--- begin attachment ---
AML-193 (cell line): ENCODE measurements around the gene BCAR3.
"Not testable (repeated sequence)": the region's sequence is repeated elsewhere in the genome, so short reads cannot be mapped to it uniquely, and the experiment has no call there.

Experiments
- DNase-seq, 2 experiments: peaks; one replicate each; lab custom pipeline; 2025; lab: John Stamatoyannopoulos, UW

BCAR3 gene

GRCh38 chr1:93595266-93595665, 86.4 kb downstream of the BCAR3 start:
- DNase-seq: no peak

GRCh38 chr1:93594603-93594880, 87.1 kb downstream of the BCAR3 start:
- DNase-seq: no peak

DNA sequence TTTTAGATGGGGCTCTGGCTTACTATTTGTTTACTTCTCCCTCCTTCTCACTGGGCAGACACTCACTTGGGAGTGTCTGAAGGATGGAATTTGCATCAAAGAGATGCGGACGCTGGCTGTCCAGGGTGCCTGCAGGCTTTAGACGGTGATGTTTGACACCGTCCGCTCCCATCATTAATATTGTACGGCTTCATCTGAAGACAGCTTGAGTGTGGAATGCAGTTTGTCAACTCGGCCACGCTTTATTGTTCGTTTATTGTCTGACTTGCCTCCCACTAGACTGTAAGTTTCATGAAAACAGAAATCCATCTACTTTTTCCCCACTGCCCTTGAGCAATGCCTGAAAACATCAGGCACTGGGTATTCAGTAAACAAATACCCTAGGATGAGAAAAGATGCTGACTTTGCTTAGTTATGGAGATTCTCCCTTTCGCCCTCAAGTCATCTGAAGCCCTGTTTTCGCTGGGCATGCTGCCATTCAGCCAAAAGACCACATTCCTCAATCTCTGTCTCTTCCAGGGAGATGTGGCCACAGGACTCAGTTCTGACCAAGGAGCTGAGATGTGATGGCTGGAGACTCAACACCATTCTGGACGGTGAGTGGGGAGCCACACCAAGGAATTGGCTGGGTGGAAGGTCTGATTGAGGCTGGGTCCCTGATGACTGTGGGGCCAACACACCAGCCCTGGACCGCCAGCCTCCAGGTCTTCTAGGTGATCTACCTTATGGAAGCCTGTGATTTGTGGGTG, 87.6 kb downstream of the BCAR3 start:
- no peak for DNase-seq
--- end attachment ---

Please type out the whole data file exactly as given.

AML-193 (cell line): ENCODE measurements around the gene BCAR3.
"Not testable (repeated sequence)": the region's sequence is repeated elsewhere in the genome, so short reads cannot be mapped to it uniquely, and the experiment has no call there.

Experiments
- DNase-seq, 2 experiments: peaks; one replicate each; lab custom pipeline; 2025; lab: John Stamatoyannopoulos, UW

BCAR3 gene

GRCh38 chr1:93595266-93595665, 86.4 kb downstream of the BCAR3 start:
- DNase-seq: no peak

GRCh38 chr1:93594603-93594880, 87.1 kb downstream of the BCAR3 start:
- DNase-seq: no peak

DNA sequence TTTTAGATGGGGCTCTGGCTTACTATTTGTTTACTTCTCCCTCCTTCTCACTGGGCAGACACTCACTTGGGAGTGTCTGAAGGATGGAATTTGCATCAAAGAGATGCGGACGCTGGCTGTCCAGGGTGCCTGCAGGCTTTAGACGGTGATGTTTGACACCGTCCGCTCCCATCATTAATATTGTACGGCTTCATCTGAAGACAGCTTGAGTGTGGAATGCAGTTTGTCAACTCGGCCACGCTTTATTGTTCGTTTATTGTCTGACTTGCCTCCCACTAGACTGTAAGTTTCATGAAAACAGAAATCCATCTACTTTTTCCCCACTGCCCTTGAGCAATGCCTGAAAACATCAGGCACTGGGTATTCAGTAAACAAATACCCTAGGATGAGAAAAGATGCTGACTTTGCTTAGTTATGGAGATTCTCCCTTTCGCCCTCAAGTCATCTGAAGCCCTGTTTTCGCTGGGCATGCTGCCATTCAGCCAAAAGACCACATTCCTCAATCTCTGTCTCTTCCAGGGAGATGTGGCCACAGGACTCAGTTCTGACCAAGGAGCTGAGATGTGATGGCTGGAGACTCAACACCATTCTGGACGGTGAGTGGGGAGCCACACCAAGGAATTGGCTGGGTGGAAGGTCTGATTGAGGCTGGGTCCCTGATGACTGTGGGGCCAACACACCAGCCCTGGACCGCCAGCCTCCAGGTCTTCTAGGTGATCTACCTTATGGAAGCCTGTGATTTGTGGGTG, 87.6 kb downstream of the BCAR3 start:
- no peak for DNase-seq